Discover how tasks and responsibilities are divided in this vital organ.
This part of the brain is located at the base of the skull. It is responsible for movement through the coordination of voluntary movement, balance, equilibrium and some memory for reflexes.
An injury to the cerebellum may cause:
- inability to coordinate fine movements
- inability to walk
- inability to reach out and grab objects
- dizziness (vertigo)
- difficulties with balance and movement
Occipital lobes are located at the back of the head. These lobes are responsible for our vision - particularly our ability to see light, to recognize and identify objects. This area is called the visual cortex.
An injury to the occipital lobe may cause:
- vision deficits
- inability to locate objects
- difficulty identifying colours
- visual illusions
- inability to recognize words visually
- difficulty in recognizing drawn objects
- inability to recognize the movement of an object
- difficulties reading and writing
Parietal lobes are located near the back and top of the head. These lobes are responsible for receiving and interpreting messages from other areas of the brain about vision, hearing, motor, sensory and memory.
An injury to the parietal lobe may cause:
- inability to name an object
- inability to locate words for writing
- difficulty reading
- difficulty drawing objects
- problems differentiating left from right
- difficulty doing mathematics
- lack of awareness of body parts and space
- difficulties with hand-eye coordination
These are located under the forehead. They allow us to be aware of and respond to our environment (consciousness) and control our communication, language and emotional responses. The frontal lobe is also involved in planning, organizing, selective attention, language production, orientation, personality, problem solving and behaviour. The frontal lobe also contains areas that enable us to physically move.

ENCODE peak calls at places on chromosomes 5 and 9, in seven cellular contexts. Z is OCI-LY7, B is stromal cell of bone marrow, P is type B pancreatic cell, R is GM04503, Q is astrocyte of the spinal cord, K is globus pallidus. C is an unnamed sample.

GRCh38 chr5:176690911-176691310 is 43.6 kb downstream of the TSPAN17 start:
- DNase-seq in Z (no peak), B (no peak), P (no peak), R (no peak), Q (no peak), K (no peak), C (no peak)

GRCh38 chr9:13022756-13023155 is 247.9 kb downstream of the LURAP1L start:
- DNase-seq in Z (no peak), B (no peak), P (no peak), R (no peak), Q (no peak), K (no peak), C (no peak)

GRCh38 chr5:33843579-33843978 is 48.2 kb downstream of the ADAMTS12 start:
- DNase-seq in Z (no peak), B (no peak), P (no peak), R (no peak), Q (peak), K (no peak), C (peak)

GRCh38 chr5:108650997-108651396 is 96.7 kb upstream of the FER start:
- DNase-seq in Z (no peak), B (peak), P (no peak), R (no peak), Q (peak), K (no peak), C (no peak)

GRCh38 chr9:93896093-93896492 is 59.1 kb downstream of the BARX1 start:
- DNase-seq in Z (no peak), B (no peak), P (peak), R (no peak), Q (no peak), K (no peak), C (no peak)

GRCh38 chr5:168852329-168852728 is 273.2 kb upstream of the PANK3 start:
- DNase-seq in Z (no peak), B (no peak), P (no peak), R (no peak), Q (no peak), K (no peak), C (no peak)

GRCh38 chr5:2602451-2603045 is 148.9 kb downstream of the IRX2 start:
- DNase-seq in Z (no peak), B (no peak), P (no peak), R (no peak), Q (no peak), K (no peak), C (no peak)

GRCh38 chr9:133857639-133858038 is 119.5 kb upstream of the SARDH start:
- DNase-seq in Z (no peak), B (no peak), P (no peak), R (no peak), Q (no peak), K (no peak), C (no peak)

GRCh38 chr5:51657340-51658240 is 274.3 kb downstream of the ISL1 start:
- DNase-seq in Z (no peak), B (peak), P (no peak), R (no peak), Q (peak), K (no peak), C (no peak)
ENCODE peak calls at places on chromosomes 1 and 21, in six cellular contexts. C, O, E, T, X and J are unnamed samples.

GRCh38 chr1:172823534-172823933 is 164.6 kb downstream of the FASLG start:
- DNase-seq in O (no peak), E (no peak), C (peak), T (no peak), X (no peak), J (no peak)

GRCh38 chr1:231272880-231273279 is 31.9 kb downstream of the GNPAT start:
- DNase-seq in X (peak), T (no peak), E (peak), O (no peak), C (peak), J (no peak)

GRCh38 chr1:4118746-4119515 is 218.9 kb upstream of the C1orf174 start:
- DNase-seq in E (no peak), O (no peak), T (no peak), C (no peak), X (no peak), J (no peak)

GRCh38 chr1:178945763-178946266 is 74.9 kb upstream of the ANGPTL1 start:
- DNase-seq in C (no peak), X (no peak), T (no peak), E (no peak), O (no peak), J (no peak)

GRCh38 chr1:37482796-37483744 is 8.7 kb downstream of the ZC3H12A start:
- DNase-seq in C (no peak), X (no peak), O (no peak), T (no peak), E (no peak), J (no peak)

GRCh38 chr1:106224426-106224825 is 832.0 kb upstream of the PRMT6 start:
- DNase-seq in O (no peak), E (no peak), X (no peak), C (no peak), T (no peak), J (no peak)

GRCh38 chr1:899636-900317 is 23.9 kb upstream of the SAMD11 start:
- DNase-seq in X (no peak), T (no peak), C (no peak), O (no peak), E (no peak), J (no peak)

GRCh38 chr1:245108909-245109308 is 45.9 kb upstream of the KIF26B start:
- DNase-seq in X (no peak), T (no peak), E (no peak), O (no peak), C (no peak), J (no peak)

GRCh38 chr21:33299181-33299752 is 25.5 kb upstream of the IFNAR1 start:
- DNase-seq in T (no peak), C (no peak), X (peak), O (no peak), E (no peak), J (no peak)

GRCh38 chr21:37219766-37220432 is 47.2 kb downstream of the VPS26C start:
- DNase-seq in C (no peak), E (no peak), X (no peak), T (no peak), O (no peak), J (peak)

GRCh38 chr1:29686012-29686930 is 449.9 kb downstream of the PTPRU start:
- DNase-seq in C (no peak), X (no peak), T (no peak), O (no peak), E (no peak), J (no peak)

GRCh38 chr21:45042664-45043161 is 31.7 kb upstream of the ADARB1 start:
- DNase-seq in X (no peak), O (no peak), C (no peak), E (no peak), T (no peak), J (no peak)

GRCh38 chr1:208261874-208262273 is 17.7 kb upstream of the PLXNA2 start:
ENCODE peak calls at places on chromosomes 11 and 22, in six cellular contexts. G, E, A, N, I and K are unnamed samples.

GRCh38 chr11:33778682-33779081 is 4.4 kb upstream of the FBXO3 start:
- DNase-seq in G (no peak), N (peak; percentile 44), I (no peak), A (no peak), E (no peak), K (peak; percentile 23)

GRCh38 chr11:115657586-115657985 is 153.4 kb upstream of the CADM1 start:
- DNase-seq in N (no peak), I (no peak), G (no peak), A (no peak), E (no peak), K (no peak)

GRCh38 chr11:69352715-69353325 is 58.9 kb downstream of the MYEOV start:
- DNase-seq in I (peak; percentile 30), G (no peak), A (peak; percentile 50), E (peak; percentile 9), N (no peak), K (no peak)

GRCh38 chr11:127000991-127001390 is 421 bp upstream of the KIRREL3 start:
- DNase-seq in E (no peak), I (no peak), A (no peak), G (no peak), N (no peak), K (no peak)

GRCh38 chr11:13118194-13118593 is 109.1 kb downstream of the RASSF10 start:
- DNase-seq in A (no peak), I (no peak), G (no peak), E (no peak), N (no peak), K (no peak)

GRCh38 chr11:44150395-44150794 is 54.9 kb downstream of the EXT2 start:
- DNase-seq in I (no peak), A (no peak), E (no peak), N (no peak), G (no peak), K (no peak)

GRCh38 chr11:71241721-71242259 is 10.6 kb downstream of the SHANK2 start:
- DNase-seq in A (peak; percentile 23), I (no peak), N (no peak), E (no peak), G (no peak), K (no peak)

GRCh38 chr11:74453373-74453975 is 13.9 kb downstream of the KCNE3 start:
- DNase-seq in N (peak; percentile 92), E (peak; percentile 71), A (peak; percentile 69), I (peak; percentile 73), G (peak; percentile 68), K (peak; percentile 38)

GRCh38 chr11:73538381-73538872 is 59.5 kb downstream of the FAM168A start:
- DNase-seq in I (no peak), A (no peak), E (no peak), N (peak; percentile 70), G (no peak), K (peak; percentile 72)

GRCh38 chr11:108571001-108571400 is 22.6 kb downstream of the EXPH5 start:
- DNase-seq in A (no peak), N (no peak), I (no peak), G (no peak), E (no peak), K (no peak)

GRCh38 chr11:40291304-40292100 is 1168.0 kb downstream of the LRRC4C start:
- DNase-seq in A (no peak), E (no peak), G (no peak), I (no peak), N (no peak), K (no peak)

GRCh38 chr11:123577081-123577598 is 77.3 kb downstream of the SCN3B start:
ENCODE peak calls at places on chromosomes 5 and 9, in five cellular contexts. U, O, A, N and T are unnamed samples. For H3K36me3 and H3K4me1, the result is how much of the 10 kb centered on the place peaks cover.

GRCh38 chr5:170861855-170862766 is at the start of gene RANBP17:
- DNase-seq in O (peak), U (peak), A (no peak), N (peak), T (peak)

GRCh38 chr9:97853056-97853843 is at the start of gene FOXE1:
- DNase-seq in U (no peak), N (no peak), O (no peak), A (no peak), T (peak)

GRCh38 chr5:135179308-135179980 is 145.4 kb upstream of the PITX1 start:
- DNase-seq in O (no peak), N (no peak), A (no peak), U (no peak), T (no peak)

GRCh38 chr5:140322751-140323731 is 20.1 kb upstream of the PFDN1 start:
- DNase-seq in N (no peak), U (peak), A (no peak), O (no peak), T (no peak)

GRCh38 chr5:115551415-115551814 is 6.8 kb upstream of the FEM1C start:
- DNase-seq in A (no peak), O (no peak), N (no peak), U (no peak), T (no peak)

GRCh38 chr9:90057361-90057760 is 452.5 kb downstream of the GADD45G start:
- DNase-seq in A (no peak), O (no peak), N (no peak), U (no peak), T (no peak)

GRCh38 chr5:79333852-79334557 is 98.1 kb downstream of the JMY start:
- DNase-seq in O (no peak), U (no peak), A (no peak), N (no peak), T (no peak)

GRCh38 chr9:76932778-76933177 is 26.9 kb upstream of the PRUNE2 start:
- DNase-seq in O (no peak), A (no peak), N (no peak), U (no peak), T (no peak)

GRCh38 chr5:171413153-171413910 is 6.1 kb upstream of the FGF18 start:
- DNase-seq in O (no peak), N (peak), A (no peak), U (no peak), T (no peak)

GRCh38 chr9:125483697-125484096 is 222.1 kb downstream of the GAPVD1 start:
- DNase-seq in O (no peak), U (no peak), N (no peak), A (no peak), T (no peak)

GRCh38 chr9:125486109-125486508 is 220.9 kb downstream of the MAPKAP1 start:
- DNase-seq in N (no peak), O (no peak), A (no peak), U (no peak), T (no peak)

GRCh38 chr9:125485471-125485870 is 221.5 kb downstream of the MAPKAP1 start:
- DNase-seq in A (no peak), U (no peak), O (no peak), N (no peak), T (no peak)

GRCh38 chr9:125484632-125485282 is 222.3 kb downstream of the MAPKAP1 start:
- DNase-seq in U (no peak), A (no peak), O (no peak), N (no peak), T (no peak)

An injury to the frontal lobe may cause:
- difficulty moving a part of the body
difficulty performing activities of daily living, such as getting dressed in the morning
inability to initiate social interactions and behaving inappropriately in social settings
- loss of ability to focus on a task
- mood swings
- personality changes
- difficulty with problem solving
- difficulty with expressing language
Your brain stem is found deep in the base of the brain and leads to the spinal cord. This area contains three different structures: the midbrain, pons and medulla oblongata. Functions of the brain stem include control of breathing, heart rate, swallowing reflexes and gag reflexes. Sweating, blood pressure, temperature control, level of alertness, ability to sleep and sense of balance are also controlled here.
An injury to the brain stem may cause:
- depression in the capacity to breathe
- difficulty swallowing food or water (dysphagia)
- dizziness and nausea (vertigo)
- sleeping disturbances